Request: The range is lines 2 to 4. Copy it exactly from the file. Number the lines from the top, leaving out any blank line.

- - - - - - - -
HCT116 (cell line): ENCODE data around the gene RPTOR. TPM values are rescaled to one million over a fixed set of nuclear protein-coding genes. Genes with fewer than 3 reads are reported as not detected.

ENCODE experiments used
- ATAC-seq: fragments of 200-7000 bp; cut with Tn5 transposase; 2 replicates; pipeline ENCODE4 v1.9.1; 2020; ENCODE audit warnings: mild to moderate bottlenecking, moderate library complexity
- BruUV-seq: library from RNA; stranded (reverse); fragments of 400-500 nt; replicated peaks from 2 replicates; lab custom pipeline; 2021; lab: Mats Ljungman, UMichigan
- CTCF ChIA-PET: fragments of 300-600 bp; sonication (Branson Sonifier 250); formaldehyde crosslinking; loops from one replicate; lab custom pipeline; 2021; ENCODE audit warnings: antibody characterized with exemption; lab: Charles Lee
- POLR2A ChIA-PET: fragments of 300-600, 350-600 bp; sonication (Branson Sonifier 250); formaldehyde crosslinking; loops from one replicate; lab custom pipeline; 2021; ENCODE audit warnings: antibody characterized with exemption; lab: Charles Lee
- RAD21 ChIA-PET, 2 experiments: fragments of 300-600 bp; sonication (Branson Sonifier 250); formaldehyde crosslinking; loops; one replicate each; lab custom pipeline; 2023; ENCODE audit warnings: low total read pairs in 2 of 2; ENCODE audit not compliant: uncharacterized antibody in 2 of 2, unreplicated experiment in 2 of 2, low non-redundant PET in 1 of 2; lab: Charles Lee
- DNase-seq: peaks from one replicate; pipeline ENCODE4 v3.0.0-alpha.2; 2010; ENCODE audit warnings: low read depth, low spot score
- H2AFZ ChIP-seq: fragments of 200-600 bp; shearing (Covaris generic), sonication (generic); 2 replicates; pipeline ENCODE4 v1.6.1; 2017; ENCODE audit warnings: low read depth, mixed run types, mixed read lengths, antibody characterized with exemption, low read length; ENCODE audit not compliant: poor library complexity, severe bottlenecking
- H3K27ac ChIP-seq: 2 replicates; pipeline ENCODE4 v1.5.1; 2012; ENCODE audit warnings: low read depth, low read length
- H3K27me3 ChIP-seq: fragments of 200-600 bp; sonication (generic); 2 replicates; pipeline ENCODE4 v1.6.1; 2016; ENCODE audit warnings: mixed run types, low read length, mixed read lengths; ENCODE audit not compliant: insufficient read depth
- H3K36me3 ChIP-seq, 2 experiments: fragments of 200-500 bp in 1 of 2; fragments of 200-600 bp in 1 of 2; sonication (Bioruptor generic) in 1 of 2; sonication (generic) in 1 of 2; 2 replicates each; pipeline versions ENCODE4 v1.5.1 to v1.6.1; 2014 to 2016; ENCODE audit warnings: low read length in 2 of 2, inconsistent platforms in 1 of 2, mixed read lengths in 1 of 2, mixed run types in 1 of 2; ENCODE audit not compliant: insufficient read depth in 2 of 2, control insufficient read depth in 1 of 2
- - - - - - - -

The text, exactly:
ENCODE experiments used
- ATAC-seq: fragments of 200-7000 bp; cut with Tn5 transposase; 2 replicates; pipeline ENCODE4 v1.9.1; 2020; ENCODE audit warnings: mild to moderate bottlenecking, moderate library complexity
- BruUV-seq: library from RNA; stranded (reverse); fragments of 400-500 nt; replicated peaks from 2 replicates; lab custom pipeline; 2021; lab: Mats Ljungman, UMichigan